Testing all airline passengers

By | Category: Travel tips & opinions

This is what IATA – the international airline organisation – would like to see introduced on world-wide basis.

Test all passengers at the airport before they fly?

It believes that such an introduction would raise passenger confidence and thus bolster international travel which at present is 92% down on 2019.

For IATA to be successful in  its wishes there needs answering a lot of questions not the least of which is whether there is such a rapid and reliable testing system that can be introduced into airports and where the results would be known before a passenger boards a flight. It probably means that the analysis period would have ti ne longer than 90 minutes.

Speaking at the World Aviation Congress which this year is an online event, the head of IATA – Alexandre de Juniac – believed that such a system was available. The appetite to fly was stull there according to recent research carried out by IATA which suggested that 87% of people would fly again if testing was introduced.

It was also claimed that testing gave more confidence to passengers.

The issue with rapid testing so far is that the medical establishment seems to be in some doubt as to its efficacy. Resolving that and getting a body like the world Health organisation to agree with a stamp of approval would help.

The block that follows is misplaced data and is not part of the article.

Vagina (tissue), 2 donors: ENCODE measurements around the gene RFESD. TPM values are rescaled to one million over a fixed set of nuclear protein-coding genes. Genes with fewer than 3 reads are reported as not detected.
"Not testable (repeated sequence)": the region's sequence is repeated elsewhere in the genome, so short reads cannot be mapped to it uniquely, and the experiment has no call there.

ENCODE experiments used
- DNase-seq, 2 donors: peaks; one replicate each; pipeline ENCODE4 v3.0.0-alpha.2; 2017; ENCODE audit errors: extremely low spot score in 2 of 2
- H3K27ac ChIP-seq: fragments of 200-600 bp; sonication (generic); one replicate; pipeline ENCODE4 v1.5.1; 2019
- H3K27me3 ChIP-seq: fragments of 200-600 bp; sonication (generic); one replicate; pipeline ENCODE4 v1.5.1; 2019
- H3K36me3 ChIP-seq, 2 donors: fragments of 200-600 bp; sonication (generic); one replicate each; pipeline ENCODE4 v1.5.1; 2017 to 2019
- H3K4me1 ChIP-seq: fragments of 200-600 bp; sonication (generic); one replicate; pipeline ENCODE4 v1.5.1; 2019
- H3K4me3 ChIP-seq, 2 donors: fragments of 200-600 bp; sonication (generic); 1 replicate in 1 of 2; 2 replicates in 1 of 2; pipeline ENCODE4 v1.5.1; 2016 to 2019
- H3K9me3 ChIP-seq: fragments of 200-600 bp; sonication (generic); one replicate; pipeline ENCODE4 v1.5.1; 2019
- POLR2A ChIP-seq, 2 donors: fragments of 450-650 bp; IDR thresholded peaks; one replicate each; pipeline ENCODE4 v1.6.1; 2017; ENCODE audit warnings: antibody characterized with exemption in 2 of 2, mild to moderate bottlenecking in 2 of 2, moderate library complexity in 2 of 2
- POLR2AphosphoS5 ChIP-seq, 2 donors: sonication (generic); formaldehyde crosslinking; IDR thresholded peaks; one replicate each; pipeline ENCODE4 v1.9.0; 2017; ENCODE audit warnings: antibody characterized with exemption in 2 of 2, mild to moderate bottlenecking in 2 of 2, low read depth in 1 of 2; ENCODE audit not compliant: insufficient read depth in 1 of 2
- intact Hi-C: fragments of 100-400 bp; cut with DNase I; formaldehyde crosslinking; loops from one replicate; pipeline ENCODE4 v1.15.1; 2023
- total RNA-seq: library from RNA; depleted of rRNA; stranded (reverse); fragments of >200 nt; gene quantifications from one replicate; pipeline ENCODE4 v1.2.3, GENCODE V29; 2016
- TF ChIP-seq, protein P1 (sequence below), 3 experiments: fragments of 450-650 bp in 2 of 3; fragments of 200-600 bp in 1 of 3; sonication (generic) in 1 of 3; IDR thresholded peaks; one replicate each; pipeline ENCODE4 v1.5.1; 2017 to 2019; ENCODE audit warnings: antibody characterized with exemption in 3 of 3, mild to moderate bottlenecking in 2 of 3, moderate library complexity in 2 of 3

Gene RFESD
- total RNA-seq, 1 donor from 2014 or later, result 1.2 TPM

But then there is the problem of politics. Would all governments accept it and agree that passengers from, say a country with a high number of cases but none with any of the passengers on this flight, allow those passengers into their country without quarantine? It is thus a political decision that needs resolving.

Then there is what about the passengers who fail they test. Would they get a fare refund?

Finally there is the question as to who pays for it, the airline, the passenger, the airport or a government? That is sure to lead to arguments so better that an airline takes the lead and pays because it will confidence to the passenger that the airline is at least trying to do something.

In time, a vaccine will probably be found and that should end conversations like this provided that the passenger carries with them a form confirming they have taken the vaccine. No vaccine, no flight is likely to be the future mantra.

Until then the travel industry will have to forge its own survival.

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